‘Dealing with advisers was the last thing I wanted to keep doing, so I thought I might as well become one,’ he says.

Protective perspective

Scott supports managing director James McLaughlin, whom he met at a football match nearly 20 years ago.

Noting the jump from provider to adviser, Scott says: ‘I’ve moved from an environment of being looked after by a multi-national company to now ultimately working for myself and James in a room with two people.’

Despite the shift, Scott hopes to go out and meet some of McLaughlin’s clients towards the end of the year, and is looking forward to using his previous knowledge to offer new services to clients.

‘My background is protection so I still want people to be protected. There are a lot of areas I think we could do more work on, such as employee benefits,’ says Scott. ‘It’s what I’ve known for the past 10 years so it’s difficult not to put my protection head on.’

Outside of the office Scott enjoys attending festivals and spending time with his wife and children.

Charity work

‘Jimmy [James McLaughlin] sponsors a local football team called Spartans and a bowls team called Aberlady Bowling Club,’ says Scott. ‘He likes to do his bit for the community.’

First job

‘I picked fruit in Queensland for a week when I travelled to Australia,’ says Scott. ‘I had to wake up at 3am to pick tomatoes and I think I earned around $50 (£25) a week. I don’t mention that job on my LinkedIn profile!’

Retirement plans

‘I’d love to live abroad and maybe buy a wee villa in Portugal and split my time between there and Edinburgh,’ says Scott. ‘I’m not sure what my clients would think when they noticed the tan though.’

Nick Rippon, financial adviser, Rippon Financial Management

A last minute change of heart kick-started Nick Rippon’s career in financial advice. ‘I was all set to go to university,’ he says. ‘I was going to study business but I didn’t really have a career in mind.’

Instead of going to university, Rippon joined his father’s firm, Gateshead-based Rippon Financial Management, with a view to gaining a couple of years’ work experience. 10 years later, Rippon has found his feet as a financial adviser and is chartered aged 28.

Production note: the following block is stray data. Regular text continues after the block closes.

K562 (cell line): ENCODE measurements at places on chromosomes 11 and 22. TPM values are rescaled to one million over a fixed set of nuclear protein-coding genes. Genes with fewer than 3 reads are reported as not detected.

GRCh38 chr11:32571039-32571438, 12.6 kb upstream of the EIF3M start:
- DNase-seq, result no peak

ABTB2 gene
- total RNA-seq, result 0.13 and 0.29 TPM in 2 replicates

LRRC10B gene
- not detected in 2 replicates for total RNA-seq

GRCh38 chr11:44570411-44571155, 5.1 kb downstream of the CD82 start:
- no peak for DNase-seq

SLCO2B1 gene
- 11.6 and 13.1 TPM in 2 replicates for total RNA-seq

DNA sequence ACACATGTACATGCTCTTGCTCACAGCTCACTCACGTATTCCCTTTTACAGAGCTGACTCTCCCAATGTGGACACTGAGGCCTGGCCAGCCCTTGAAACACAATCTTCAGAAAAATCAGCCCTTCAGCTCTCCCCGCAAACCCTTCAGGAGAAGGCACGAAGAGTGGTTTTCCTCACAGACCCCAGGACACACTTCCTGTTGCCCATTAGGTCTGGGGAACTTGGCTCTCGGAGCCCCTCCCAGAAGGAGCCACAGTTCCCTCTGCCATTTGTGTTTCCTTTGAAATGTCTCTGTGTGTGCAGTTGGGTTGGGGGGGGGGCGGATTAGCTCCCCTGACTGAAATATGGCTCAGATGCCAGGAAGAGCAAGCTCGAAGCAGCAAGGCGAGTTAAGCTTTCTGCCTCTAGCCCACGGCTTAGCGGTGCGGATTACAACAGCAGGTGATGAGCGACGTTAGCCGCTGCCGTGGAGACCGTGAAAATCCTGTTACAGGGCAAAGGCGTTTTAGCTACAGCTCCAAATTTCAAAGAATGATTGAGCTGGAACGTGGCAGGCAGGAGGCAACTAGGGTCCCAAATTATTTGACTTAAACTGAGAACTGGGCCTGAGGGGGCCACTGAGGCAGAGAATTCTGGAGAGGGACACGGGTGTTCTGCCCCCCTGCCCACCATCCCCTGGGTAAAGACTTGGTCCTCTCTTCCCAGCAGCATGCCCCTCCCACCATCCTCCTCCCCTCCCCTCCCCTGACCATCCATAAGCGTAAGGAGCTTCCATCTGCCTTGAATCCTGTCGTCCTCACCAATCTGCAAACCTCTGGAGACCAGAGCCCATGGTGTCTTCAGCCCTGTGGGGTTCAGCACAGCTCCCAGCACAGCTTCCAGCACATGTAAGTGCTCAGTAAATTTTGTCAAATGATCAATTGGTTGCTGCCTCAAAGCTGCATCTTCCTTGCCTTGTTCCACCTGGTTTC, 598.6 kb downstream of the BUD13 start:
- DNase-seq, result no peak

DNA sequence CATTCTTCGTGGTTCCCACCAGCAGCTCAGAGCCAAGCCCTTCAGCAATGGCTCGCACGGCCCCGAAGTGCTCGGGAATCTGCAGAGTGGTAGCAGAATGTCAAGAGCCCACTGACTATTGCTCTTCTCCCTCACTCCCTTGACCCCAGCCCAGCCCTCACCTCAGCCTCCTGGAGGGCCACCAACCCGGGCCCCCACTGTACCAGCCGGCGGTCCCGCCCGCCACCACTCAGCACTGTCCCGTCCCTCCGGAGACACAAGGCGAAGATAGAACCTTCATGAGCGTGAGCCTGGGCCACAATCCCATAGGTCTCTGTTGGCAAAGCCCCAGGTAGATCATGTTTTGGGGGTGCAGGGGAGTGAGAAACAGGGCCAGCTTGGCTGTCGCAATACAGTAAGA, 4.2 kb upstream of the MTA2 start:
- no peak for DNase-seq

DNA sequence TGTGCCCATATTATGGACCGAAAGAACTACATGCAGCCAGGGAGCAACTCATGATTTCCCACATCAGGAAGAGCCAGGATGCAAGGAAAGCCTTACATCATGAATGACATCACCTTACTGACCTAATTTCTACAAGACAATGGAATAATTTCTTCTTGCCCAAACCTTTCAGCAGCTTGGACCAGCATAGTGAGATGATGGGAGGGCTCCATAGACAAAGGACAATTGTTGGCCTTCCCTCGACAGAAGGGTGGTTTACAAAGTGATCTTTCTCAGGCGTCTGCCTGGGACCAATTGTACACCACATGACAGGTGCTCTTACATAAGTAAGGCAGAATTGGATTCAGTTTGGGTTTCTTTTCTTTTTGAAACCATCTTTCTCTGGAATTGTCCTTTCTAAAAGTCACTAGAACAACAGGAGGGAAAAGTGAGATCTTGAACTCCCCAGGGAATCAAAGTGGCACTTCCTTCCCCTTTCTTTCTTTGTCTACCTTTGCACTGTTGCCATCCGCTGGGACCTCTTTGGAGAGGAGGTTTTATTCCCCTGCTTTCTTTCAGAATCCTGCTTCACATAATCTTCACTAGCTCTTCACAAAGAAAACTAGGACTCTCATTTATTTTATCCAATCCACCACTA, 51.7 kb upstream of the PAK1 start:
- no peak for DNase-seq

With the age gap between himself and the majority of clients in mind, Rippon sees big benefits in holding chartered status. ‘Having that credential immediately puts clients at ease at that initial stage when they may be slightly hesitant because of the age gap.’

Rippon stresses that it should not be a barrier. ‘It isn’t the age gap that’s the issue, it’s the stage of life,’ he says. ‘You need to shut that gap down immediately because as long as you can understand the position they’re in and their options going forward, it’s easier for them to understand that you don’t necessarily have to be from the same generation to provide advice.’

Driving ahead

Rippon says that he, like many, ‘fell into the profession’ and feels more could be done to attract new entrants. With clear paths into soliciting and accounting, he hopes that the same can eventually be said for financial advice. ‘We need to create entry points for potential young advisers who don’t see a way in or don’t even know it exists,’ he says.

‘There are going to be so many people looking for financial advisers and advice is only getting more complex but it’s our responsibility to put ourselves on the map.’

Rippon sees a bright future at the firm and is looking forward to pursuing more exams through the Chartered Institute of Investment & Securities. ‘I’m lucky enough to be in a business that has grown itself and is pushing forward.

‘I’ve found my feet as an adviser and I want to continue to enjoy it and just keep building relationships,’ he says.

First job

‘I worked in a restaurant three or four nights a week before I started working here,’ says Rippon. ‘I came straight here from school so I didn’t benefit from a summer holiday that year!’

Retirement plans

‘I’ve never thought about my retirement plans even though I deal with it on a daily basis for my clients,’ says Rippon. ‘I’d spend time abroad, probably in Italy where I went with my wife for our honeymoon.’